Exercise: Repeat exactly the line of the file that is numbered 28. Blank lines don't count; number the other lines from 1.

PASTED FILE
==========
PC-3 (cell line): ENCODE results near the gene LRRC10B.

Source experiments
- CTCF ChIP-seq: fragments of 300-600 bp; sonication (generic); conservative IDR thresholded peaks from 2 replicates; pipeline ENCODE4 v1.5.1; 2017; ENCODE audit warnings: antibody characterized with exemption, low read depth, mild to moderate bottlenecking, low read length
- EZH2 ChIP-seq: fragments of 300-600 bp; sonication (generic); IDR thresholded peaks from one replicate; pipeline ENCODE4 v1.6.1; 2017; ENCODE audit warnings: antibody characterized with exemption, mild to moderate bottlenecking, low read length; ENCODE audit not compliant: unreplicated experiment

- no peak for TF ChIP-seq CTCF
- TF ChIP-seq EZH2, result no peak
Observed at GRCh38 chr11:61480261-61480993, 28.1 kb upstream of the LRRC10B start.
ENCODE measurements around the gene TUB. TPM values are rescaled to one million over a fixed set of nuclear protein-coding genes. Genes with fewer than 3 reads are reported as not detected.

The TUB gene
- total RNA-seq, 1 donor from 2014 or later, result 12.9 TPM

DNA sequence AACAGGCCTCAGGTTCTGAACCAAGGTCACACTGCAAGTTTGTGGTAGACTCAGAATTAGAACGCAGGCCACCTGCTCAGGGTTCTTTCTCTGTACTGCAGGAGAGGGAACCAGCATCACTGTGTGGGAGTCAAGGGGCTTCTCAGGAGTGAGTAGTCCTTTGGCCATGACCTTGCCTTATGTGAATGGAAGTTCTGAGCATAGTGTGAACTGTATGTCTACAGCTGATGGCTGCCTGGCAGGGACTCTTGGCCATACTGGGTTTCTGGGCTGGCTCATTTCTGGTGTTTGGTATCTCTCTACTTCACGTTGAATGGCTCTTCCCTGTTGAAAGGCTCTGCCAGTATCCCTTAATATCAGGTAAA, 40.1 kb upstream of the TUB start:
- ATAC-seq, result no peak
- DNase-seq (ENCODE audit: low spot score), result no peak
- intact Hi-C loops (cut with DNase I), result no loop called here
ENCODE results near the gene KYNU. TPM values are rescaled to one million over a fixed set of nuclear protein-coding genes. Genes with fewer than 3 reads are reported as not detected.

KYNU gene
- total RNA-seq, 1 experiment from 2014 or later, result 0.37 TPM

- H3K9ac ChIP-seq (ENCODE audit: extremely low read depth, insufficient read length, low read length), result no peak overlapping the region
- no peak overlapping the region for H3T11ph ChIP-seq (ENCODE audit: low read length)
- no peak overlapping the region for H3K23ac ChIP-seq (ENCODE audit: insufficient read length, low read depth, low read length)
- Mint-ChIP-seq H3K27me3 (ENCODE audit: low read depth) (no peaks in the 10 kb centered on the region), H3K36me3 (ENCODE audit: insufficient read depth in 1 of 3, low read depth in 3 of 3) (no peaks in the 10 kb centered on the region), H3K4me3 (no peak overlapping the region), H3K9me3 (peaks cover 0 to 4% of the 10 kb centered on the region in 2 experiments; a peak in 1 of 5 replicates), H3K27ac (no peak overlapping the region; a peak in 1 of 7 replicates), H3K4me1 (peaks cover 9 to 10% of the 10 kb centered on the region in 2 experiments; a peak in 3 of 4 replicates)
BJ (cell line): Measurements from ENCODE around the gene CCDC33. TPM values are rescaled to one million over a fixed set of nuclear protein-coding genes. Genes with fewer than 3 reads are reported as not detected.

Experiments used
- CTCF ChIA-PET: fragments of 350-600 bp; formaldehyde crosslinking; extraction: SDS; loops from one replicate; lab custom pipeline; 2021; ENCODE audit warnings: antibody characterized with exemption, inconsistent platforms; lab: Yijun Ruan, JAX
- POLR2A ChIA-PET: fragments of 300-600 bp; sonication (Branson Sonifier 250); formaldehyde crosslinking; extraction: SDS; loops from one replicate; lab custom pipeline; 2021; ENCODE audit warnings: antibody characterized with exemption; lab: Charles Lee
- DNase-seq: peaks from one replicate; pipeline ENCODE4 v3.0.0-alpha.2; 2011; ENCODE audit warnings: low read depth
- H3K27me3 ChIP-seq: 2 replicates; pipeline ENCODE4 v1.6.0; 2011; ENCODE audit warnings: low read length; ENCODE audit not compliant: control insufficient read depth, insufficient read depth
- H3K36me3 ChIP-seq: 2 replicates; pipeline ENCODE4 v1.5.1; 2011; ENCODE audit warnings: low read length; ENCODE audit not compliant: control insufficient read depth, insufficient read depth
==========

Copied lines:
- H3K36me3 ChIP-seq: 2 replicates; pipeline ENCODE4 v1.5.1; 2011; ENCODE audit warnings: low read length; ENCODE audit not compliant: control insufficient read depth, insufficient read depth